• “I wake up screaming when I dream of making fatty food choices, and you should, too!” – Oh, dear lord, the insulting the way this woman talks about food. It’s like she truly believes everyone who enjoys their morning latte is going to get fat and should be horrified by their choices and feel ashamed for not eating the way she does. Everyone is different in both their dietary habits and their dietary needs. Some people need more protein in their diets. Some are lactose intolerant. Some have food allergies. All these things alter the balance of their diet and the way they have to go about making up for deficiencies in their eating habits. The best choice here isn’t to be ashamed and start dieting how an unqualified woman on the television tells you. If you’re really concerned, do research and go speak to a professional. Yes, you’ll have to find a nutritionist who has experience and meshes well with you as an individual, but chances are they’re going to do a better job than someone like Lisa Lillien, who only pretends to know what she’s talking about.

Ultimately, there’s a reason Lisa Lillien is the only one with a show like Hungry Girl on the air. If all we got when we tuned into cooking shows was bullshit like this that is aimed to make us all feel ashamed for what we eat and how we eat it, we would never watch the channel. People enjoy learning about preparation, but they don’t like being shamed into low-calorie dieting at every turn. Following Hungry Girl’s suggestions all the time—which is basically the ideal that is being aspired to in the show—is essentially very dangerous. All the artificial foods are just as dangerous to your health, especially because, in many cases, they’re being used as crutches so you don’t have to eat other foods that are nutritionally dense. Nutritionally dense usually also means calorie dense; that’s just the way it works with certain vitamins and minerals. Her way, your only concern is cutting calories. In reality, missing out on carbohydrates, fats, and proteins in order to cut calories can be some of the most harming behavior in dieting. Starving yourself by making drastic calorie cuts will also destroy your metabolism, which is why you usually end up depending on stimulant-laden fare just to keep your energy up (because you’re constantly starving).

Am I being harsh? Yes, and I’m the first to admit it. But when I see a show like this getting so popular and viewers praising what nutritionally breaks down to really bad advice, there is little that upsets me more. In the wake of several posts and comments I’ve read recently about larger men and women in fiction as well as larger men and women as writers, I couldn’t help but think back to this blog post I’d drafted a while back. Polishing it up has just made me realize how much it needs to go up here. You’ll never hear me call a reviewer a ‘cow’, as if his/her size has anything to do with their opinions on my work. You’ll never hear me say I won’t read anything from an author I know is larger than I am. You’ll never see rampant fat-shaming prose spewed out in my books. Why? Because, in the end, I think my job as a writer and as a human being in general is to spread as much love and enjoyment as possible. Shows like Hungry Girl take the exact opposite approach, concentrating on what they view as negatives and exposing viewers to hateful material, all in the hopes of eliciting shame so people will follow advice from someone unqualified to professionally give it.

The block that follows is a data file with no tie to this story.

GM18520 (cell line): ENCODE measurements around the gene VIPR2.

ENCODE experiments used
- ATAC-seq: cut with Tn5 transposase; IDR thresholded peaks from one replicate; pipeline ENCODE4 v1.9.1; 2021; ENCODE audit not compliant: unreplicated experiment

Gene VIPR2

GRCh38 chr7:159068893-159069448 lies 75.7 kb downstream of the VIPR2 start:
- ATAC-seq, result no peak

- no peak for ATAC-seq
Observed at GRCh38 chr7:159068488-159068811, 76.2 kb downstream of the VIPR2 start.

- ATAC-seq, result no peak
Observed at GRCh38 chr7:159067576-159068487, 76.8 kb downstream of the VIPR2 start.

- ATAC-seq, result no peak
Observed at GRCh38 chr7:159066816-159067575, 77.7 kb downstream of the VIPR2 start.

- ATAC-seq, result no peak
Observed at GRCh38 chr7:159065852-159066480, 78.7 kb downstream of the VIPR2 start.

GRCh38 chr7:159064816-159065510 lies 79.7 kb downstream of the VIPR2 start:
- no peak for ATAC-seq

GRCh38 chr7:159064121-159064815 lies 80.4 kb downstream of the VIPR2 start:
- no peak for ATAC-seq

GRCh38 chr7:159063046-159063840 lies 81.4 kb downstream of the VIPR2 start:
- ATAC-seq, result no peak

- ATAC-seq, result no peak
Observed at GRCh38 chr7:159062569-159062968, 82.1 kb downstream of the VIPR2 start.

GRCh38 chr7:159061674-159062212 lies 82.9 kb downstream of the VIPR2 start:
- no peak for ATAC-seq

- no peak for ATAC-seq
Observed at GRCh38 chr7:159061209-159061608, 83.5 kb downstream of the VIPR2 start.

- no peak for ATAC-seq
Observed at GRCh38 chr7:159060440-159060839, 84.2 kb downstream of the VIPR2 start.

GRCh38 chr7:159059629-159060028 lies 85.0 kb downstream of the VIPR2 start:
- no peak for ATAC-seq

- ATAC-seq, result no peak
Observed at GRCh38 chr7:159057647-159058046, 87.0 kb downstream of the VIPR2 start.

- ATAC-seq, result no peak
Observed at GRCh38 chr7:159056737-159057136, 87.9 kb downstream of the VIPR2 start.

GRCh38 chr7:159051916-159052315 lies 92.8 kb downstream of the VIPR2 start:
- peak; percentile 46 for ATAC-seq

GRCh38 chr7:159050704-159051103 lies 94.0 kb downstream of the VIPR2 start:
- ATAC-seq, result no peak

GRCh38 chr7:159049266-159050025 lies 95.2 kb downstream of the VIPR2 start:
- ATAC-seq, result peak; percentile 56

That just isn’t my bag, baby. When I see shows like this one, I go for the remote. I just hope I’m not the only one! Do any of you have shows that you dislike on television? Tell me about them in the comments!

One Comment leave one →
  1. June 27, 2012 7:23 pm

    We have many talks in this household about size, food, dieting, and mental images of ourselves. I mean, just today as you walked out to pick up food, what did I say? ‘I feel sick.’ You: ‘You haven’t eaten, of course you feel sick.’ Me: ‘I had a glass of juice!’ And that’s the mentality of many people my size! We’re told to drink two shakes a day and eat one sensible meal. Skip breakfast, have cottage cheese for lunch, and 12oz of chicken for supper. Don’t eat carbs. Don’t eat sugar. Don’t eat fat. Don’t eat.

    It’s hurtful. It’s terribly hurtful, and I just wish this world would be more about accepting people as they are rather than trying to shoehorn everyone into the same mold while telling their children everyone is unique. *sighs*